Is there any way these companies can de-lever? They can buy bonds back from the market - but that’s a drop in the ocean. They can go to IPO, but that’s a Catch-22. Rare examples of successful offerings like Bain Capital’s float of Burlington Coat Factory Warehouse Corp, which came to market with four times leverage, show that investors will only buy equity from firms with low gearing. Mudrick argues that there are many examples that look more like Clear Channel Communications - a deal sealed at 10 times EBITDA, which is now at 16 times, thanks to falling earnings - whose assets the market values at 7-9 times. In that state, an IPO is a pipe dream, so the firm kept alive by amending and extending and raising $2.5bn (at four times EBITDA with a 9.25% coupon) against Clear Channnel Outdoor, its unencumbered operating company.

That gives an indication of the kind of gearing the market will allow, and the yield it demands for the risk - and it looks a lot different from the 10 times at LIBOR plus 2% of the glory days. It also indicates how much earnings will have to recover in the time bought with these last-ditch efforts.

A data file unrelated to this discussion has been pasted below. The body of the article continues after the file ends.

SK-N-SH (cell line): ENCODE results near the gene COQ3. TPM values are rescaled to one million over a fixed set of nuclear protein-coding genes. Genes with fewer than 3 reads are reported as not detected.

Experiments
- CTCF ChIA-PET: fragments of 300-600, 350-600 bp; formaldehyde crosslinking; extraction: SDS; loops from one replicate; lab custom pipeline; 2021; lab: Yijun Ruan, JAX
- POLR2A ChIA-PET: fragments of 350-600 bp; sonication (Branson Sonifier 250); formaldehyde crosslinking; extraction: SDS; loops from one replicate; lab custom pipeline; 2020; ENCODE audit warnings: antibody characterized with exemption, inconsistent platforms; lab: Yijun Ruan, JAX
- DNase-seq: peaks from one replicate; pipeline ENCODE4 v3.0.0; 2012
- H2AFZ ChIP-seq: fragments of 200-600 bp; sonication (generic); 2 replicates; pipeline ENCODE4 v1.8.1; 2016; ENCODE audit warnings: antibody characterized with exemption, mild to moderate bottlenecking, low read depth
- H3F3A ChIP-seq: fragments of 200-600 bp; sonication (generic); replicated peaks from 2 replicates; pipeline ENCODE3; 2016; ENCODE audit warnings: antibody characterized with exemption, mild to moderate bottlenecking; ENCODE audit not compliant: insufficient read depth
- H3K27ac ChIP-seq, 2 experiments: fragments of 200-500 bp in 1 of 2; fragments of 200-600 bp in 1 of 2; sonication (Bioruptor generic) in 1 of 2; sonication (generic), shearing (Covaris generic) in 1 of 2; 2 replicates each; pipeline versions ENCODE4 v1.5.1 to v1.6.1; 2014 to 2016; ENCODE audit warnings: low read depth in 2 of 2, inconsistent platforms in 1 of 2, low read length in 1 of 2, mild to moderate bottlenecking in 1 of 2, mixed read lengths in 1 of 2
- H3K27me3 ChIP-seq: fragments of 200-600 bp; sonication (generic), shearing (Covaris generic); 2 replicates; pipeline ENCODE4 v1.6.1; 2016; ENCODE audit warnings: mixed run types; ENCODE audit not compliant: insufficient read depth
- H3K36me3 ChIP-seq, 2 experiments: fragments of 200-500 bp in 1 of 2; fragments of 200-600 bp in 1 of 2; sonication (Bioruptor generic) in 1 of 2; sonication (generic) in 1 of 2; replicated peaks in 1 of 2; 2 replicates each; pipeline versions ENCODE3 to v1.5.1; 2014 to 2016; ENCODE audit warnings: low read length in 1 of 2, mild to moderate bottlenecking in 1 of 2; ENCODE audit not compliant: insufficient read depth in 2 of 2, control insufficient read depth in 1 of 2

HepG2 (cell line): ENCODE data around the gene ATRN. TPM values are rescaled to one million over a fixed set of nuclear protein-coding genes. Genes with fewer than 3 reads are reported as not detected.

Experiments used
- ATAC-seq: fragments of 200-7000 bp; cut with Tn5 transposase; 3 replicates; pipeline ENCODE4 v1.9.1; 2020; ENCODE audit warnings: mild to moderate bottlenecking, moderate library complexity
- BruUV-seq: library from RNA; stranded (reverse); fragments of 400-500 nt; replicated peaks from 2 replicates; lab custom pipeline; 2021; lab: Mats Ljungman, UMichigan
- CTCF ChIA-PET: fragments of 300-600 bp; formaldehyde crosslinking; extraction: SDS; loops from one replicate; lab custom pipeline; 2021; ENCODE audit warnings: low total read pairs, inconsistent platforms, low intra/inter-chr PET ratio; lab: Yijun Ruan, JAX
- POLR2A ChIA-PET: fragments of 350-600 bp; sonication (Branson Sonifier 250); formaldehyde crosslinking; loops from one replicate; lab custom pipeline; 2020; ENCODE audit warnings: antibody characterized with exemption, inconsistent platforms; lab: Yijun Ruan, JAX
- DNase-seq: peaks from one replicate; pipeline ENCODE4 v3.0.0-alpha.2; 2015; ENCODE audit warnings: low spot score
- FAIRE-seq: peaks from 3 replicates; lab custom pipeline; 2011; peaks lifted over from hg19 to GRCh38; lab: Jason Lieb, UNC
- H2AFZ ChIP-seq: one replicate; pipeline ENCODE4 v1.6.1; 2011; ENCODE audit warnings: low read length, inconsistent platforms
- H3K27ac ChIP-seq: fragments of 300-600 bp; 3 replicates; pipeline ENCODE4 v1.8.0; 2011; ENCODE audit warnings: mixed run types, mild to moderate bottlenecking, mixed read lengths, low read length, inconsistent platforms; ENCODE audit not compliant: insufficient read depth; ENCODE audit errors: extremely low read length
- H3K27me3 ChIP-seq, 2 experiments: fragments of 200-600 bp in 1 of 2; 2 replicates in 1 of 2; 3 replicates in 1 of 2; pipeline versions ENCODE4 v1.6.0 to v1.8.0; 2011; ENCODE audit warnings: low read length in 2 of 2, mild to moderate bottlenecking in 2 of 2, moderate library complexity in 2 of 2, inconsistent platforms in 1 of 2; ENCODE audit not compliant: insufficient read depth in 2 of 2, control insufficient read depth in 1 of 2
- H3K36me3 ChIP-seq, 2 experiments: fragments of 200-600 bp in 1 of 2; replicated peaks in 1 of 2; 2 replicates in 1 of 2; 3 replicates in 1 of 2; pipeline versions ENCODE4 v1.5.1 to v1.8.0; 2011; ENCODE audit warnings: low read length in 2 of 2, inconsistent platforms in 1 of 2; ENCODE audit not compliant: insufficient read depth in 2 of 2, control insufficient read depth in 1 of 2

It doesn’t look promising. “Even if earnings grow back to peak levels and bring leverage back to 10 times EBITDA, it’s not possible to refinance that when the market is demanding 10% instead of LIBOR plus 2%,” Mudrick notes. “The maths just doesn’t work - all of your cash flow gets sucked out on interest expense before you even get to taxes and capex. But no-one really believes these companies will survive. The owners are out raising their next funds, so they have no interest in trying to do the right thing by the company by restructuring now. Clear Channel is an extreme example but, essentially, all of the big financials-sponsored deals are following this pattern.”

Mudrick uses camel’s humps as his metaphor to describe the shape of the default rate during this distressed cycle. The first hump came last year when there was some bottom-up work to be done on restructurings like CIT Group’s, but while the market’s collective can-kicking means that more than $1trn-worth of debt will mature to form the next hump, peaking in 2014, the trough is likely to last another 10-12 months.